S6.7.5 Any single-point failure in the control panel switches may not prevent the operation of any of the interlocks as specified in S6.10.
S6.7.7 Control location for public use lifts: In public use lifts, except for the backup operation specified in S6.9, all control panel switches must be positioned together and in a location such that the lift operator has a direct, unobstructed view of the platform lift passenger and the passenger's mobility aid, if applicable. Verification with this requirement is made throughout the lift operations specified in S7.9.3 through S7.9.8. Additional controls may be positioned in other locations.
S6.10.2 The platform lift system must have interlocks or operate in such a manner when installed according to the installation instructions, as to prevent:
S126.96.36.199 Stowing of the platform lift when occupied by portions of a passenger's body, and/or a mobility aid. Platform lifts designed to be occupied while stowed and platform lifts that manually stow (fold) are excluded from this requirement. Verification with this requirement is made using the test device specified in S7.1.4. Move the deployed platform lift to a position within the range of passenger operation where it will stow if the control specified in S188.8.131.52 is actuated. Place Start Printed Page 58854the test device specified in S7.1.4 on its narrowest side on any portion of the platform surface that coincides with the unobstructed platform operating volume described in S6.4.2. Using the operator control specified in S184.108.40.206, attempt to stow the lift. The interlock must prevent the lift from stowing.
S220.127.116.11 Installation instructions for public use lifts must contain the statement “Public use vehicle manufacturers are responsible for complying with the lift lighting requirements in Federal Motor Vehicle Safety Standard No. 404, Platform Lift Installations in Motor Vehicles (49 CFR 571.404).”
S7. Test conditions and procedures. Each platform lift must be capable of meeting all of the tests specified in this standard, both separately, and in the sequence specified in this section. The tests specified in S7.4, S7.7.4 and S7.8 through S7.11 are performed on a single lift and vehicle combination. The tests specified in S7.2, S7.3, S7.5, S7.6, S7.7.1 and S7.12 through S7.14 may be performed with the lift installed on a test jig rather than on a vehicle. Tests of requirements in S6.1 through S6.11 may be performed on a single lift and vehicle combination, except for the requirements of S6.5.3. Attachment hardware may be replaced if damaged by removal and reinstallation of the lift between a test jig and vehicle.
S7.1.1 Test pallet and load. The surface of the test pallet that rests on the platform used for the tests specified in S7.9 through S7.11 and S7.14 has sides that measure between 660 mm (26 in) and 686 mm (27 in). For the tests specified in S7.9 and S7.10, the test pallet is made of a rectangular steel plate of uniform thickness and the load that rests on the test pallet is made of rectangular steel plate(s) of uniform thickness and sides that measure between 533 mm (21 in) and 686 mm (27 in). The standard test load that rests on the pallet is defined in S4.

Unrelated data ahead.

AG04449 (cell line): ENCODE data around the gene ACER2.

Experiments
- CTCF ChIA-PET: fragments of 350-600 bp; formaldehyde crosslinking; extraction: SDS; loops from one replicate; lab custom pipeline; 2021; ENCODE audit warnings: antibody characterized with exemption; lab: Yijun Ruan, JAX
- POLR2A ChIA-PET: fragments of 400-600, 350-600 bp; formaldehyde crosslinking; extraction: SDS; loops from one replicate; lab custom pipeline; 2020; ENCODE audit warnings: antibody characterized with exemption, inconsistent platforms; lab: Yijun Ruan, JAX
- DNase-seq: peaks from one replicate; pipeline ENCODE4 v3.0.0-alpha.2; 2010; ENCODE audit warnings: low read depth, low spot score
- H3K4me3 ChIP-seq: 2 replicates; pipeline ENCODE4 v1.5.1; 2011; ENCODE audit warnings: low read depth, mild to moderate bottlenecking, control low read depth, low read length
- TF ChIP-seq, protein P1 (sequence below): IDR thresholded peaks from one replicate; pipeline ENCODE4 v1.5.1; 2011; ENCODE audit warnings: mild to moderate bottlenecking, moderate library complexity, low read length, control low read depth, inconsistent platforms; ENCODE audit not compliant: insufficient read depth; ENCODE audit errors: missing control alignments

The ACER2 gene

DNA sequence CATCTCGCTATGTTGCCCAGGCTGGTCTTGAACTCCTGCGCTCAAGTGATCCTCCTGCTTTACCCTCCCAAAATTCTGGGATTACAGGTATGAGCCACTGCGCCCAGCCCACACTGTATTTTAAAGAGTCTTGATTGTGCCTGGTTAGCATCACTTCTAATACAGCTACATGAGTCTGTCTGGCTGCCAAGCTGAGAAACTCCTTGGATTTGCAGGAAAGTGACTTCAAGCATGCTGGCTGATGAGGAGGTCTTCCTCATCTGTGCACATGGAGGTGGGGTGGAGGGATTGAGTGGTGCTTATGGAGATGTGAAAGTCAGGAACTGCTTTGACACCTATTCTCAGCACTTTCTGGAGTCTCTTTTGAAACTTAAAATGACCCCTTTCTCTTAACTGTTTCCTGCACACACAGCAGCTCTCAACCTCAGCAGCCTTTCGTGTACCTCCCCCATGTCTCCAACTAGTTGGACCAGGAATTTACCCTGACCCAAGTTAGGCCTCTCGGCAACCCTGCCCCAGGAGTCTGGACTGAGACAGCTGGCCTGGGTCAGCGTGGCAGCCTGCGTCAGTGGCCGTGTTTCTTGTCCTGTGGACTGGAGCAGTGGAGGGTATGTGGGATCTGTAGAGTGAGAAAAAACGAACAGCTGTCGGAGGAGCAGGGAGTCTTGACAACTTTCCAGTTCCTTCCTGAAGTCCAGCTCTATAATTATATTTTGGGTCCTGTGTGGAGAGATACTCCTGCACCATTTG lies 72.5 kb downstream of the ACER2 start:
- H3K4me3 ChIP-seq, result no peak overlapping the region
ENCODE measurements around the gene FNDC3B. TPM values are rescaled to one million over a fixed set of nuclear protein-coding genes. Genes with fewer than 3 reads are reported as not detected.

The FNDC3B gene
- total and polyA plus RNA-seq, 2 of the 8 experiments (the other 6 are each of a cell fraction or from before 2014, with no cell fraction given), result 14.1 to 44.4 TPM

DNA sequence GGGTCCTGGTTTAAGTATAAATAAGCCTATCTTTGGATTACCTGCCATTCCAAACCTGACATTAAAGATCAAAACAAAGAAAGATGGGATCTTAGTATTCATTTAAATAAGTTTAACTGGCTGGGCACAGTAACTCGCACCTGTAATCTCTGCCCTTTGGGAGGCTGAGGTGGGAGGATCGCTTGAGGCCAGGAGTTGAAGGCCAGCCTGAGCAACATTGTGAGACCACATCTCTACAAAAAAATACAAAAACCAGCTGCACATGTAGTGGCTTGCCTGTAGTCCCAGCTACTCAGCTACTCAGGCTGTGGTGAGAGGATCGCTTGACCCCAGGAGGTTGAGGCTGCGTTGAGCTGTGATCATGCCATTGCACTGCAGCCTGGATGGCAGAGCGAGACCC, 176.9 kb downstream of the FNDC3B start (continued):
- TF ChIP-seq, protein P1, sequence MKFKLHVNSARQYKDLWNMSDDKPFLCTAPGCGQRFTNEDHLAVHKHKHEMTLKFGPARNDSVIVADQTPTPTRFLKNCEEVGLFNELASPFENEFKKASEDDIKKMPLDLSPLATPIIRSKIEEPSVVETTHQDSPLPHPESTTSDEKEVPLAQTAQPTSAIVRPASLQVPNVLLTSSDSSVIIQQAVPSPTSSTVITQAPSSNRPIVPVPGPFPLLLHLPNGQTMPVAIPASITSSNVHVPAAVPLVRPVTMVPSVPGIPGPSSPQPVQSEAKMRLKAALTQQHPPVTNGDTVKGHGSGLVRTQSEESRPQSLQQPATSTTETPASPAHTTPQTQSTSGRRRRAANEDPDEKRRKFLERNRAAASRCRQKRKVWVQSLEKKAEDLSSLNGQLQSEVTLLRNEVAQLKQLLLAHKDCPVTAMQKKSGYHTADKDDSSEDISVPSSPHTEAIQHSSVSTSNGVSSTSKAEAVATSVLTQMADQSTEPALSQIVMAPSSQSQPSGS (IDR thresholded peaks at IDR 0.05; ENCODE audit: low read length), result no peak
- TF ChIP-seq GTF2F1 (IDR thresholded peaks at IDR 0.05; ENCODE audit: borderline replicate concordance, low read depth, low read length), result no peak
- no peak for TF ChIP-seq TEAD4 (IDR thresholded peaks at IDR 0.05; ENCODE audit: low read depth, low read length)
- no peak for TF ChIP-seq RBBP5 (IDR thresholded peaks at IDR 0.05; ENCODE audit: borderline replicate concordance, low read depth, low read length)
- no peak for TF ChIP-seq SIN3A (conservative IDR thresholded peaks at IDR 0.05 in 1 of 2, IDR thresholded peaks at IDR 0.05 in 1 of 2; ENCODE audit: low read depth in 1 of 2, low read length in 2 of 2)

S7.1.2 Wheelchair test device. The test device is an unloaded power wheelchair whose size is appropriate for a 95th percentile male and that has the dimensions, configuration and components described in S18.104.22.168 through S22.214.171.124. If the dimension in S126.96.36.199 is measured for a particular wheelchair by determining its tipping angle, the batteries are prevented from moving from their original position.
S188.8.131.52 Two pneumatic rear tires with a diameter not less than 495 mm (19.5 in) and not more than 521 mm (20.5 in) inflated to the wheelchair manufacturer's recommended pressure or if no recommendation exists, to the maximum pressure that appears on the sidewall of the tire;
S184.108.40.206 Two pneumatic front tires with a diameter not less than 190 mm (7.5 in) and not more than 216 mm (8.5 in) inflated to the wheelchair manufacturer's recommended pressure or if no recommendation exists, to the maximum pressure that appears on the sidewall of the tire;
S220.127.116.11 Batteries with a charge not less than 75 percent of their rated nominal capacity (for tests that require use of the wheelchair's propulsion system).
S7.3.3 For attachment hardware located within the occupant compartment of the motor vehicle or internal to other compartments that provide protection from the elements and not at or near the floor of the compartment, the period of the test is 25 hours, consisting of one period of 24 hours exposure to salt spray followed by one hour drying.
S7.7 Wheelchair retention device impact test and edge guard test.
S18.104.22.168 If the wheelchair retention device is an outer barrier, the footrests are adjusted such that at their lowest point they have a height 25 mm ± 2 mm (1 in ± 0.08 in) less than the outer barrier. If the wheelchair retention device is not an outer barrier, the footrests are adjusted such that at their lowest point they have a height 50 mm ± 2 mm (2 in ± 0.08 in) above the platform.
S7.7.4 Edge Guard Test. Determine compliance with S6.4.6 using the test device specified in S7.1.2 by performing the test procedure specified in S22.214.171.124 through S126.96.36.199. During the edge guard tests, remove the footrests from the wheelchair test device.
S188.8.131.52 Position the platform surface 90 mm ± 10 mm (3.5 in ± 0.4 in) above the ground level loading position.